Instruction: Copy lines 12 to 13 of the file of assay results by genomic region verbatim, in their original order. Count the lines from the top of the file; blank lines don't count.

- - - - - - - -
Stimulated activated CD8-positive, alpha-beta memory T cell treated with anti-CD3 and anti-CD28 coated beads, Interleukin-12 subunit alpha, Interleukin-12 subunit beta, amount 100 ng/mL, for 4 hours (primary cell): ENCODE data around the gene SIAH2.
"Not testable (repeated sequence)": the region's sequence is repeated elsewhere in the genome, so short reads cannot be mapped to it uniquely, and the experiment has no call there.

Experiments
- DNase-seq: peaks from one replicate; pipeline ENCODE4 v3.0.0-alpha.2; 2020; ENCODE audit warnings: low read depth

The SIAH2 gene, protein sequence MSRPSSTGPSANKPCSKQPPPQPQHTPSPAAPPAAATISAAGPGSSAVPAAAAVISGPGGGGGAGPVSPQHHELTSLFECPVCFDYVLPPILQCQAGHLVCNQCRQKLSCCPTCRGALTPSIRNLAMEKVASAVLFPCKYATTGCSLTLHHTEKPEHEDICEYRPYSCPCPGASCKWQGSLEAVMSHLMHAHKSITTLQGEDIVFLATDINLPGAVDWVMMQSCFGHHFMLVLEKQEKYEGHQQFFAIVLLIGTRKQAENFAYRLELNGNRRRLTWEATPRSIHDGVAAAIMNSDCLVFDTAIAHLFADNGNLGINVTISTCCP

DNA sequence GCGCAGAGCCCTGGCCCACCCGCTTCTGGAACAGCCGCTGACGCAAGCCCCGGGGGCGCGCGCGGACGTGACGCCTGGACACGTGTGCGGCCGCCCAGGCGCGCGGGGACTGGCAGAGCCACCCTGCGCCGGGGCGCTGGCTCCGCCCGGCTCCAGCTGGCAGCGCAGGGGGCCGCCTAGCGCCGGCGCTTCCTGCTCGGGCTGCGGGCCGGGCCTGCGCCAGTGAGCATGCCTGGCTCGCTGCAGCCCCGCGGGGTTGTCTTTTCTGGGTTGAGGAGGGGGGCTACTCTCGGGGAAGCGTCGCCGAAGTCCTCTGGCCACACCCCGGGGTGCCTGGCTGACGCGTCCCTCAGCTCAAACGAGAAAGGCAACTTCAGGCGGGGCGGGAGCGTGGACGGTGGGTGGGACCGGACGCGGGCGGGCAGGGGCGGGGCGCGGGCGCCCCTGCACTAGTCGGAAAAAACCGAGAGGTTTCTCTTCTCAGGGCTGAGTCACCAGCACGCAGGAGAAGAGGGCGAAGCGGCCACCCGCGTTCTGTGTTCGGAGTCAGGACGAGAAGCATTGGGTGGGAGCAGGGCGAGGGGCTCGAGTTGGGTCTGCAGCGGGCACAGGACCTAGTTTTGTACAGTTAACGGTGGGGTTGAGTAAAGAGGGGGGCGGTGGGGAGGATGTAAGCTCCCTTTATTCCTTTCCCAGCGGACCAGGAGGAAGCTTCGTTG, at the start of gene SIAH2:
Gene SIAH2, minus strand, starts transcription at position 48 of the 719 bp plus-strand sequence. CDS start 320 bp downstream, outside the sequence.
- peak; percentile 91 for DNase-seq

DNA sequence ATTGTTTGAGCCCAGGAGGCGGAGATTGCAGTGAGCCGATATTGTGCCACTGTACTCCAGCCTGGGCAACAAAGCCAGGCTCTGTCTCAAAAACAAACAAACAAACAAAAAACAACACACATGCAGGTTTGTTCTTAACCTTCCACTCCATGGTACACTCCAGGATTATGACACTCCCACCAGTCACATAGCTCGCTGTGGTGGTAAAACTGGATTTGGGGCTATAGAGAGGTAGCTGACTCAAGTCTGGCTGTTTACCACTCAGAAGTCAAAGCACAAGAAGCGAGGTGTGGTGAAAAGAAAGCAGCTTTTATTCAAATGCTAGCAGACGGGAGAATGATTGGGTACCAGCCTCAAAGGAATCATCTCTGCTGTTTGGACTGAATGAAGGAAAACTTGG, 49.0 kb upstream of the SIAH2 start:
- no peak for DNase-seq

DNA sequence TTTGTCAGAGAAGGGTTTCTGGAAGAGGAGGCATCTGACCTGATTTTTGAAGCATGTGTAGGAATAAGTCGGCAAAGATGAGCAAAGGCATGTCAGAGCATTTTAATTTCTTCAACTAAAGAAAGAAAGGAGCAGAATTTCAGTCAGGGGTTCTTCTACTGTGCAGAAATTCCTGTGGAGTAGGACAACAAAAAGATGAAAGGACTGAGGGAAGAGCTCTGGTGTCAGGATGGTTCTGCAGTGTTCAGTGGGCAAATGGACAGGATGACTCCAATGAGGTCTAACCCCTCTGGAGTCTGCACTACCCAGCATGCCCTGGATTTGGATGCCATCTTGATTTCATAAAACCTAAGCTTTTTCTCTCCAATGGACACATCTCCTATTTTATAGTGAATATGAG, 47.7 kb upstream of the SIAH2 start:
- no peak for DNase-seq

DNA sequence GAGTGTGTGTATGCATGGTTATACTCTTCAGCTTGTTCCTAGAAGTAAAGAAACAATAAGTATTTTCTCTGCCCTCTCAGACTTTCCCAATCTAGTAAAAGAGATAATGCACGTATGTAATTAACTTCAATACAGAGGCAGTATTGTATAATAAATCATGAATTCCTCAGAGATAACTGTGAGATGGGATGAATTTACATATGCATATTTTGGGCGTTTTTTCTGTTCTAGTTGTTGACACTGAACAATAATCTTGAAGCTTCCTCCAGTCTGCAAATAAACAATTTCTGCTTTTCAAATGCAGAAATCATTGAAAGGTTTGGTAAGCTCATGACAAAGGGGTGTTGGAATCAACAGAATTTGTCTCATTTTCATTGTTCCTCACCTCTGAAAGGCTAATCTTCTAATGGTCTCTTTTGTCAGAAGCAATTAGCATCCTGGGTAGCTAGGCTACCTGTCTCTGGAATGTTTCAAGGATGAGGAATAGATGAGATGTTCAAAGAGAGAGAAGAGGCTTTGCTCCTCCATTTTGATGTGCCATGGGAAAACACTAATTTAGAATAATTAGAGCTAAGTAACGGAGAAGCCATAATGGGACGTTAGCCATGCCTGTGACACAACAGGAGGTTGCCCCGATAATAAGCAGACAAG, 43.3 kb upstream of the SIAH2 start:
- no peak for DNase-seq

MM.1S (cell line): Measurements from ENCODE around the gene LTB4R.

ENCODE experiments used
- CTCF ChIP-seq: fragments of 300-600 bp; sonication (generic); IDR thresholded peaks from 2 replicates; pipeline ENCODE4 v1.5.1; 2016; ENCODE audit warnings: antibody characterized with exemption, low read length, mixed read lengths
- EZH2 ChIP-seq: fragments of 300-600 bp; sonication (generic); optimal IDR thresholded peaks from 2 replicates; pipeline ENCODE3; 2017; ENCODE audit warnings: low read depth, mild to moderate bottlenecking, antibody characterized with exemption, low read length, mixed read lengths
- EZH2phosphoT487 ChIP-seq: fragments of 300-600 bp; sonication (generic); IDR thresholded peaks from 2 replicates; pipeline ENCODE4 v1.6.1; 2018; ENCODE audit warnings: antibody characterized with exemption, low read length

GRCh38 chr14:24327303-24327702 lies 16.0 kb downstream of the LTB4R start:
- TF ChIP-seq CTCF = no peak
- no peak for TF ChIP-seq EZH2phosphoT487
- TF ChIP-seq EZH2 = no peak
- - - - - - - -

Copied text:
- no peak for DNase-seq

DNA sequence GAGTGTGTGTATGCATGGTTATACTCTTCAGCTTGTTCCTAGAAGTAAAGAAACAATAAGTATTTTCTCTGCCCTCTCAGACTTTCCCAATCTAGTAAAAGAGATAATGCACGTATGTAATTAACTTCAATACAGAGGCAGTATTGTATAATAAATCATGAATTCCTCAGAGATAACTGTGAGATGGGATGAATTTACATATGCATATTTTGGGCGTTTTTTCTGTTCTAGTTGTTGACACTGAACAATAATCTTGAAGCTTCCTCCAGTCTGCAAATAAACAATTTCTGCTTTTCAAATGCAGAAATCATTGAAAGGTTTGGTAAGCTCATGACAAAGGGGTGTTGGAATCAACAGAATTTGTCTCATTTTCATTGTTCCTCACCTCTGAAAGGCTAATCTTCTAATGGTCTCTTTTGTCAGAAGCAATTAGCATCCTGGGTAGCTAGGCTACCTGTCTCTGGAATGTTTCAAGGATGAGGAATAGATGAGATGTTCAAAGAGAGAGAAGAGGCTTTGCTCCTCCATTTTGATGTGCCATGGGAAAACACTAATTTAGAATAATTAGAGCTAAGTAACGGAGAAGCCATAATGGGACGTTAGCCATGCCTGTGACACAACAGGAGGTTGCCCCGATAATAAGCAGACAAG, 43.3 kb upstream of the SIAH2 start: